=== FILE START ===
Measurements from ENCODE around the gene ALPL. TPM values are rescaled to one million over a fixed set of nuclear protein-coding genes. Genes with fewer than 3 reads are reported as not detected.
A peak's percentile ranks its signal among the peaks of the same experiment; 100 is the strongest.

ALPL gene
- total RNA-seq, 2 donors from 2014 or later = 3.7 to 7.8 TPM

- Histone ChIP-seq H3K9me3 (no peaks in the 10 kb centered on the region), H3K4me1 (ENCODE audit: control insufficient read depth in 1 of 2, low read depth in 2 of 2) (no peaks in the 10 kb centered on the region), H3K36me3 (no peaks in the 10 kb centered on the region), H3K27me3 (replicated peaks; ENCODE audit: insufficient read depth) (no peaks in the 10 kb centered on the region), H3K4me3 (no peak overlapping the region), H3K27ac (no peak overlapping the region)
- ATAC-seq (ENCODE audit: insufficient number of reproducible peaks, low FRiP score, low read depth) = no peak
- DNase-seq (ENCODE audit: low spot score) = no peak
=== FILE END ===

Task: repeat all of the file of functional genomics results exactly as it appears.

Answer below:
Measurements from ENCODE around the gene ALPL. TPM values are rescaled to one million over a fixed set of nuclear protein-coding genes. Genes with fewer than 3 reads are reported as not detected.
A peak's percentile ranks its signal among the peaks of the same experiment; 100 is the strongest.

ALPL gene
- total RNA-seq, 2 donors from 2014 or later = 3.7 to 7.8 TPM

- Histone ChIP-seq H3K9me3 (no peaks in the 10 kb centered on the region), H3K4me1 (ENCODE audit: control insufficient read depth in 1 of 2, low read depth in 2 of 2) (no peaks in the 10 kb centered on the region), H3K36me3 (no peaks in the 10 kb centered on the region), H3K27me3 (replicated peaks; ENCODE audit: insufficient read depth) (no peaks in the 10 kb centered on the region), H3K4me3 (no peak overlapping the region), H3K27ac (no peak overlapping the region)
- ATAC-seq (ENCODE audit: insufficient number of reproducible peaks, low FRiP score, low read depth) = no peak
- DNase-seq (ENCODE audit: low spot score) = no peak